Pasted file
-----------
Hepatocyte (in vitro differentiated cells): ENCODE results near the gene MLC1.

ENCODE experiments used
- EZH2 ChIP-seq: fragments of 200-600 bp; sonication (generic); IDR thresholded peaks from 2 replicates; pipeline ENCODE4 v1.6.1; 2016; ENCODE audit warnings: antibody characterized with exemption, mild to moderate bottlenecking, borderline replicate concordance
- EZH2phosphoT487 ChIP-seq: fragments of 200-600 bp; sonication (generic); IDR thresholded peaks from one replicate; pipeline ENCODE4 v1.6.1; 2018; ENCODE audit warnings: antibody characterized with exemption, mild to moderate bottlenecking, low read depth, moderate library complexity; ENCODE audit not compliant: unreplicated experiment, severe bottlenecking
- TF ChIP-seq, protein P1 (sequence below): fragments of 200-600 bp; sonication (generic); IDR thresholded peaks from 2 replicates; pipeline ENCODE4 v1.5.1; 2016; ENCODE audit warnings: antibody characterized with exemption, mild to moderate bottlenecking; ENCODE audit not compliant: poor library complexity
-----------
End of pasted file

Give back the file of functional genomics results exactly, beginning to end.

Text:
Hepatocyte (in vitro differentiated cells): ENCODE results near the gene MLC1.

ENCODE experiments used
- EZH2 ChIP-seq: fragments of 200-600 bp; sonication (generic); IDR thresholded peaks from 2 replicates; pipeline ENCODE4 v1.6.1; 2016; ENCODE audit warnings: antibody characterized with exemption, mild to moderate bottlenecking, borderline replicate concordance
- EZH2phosphoT487 ChIP-seq: fragments of 200-600 bp; sonication (generic); IDR thresholded peaks from one replicate; pipeline ENCODE4 v1.6.1; 2018; ENCODE audit warnings: antibody characterized with exemption, mild to moderate bottlenecking, low read depth, moderate library complexity; ENCODE audit not compliant: unreplicated experiment, severe bottlenecking
- TF ChIP-seq, protein P1 (sequence below): fragments of 200-600 bp; sonication (generic); IDR thresholded peaks from 2 replicates; pipeline ENCODE4 v1.5.1; 2016; ENCODE audit warnings: antibody characterized with exemption, mild to moderate bottlenecking; ENCODE audit not compliant: poor library complexity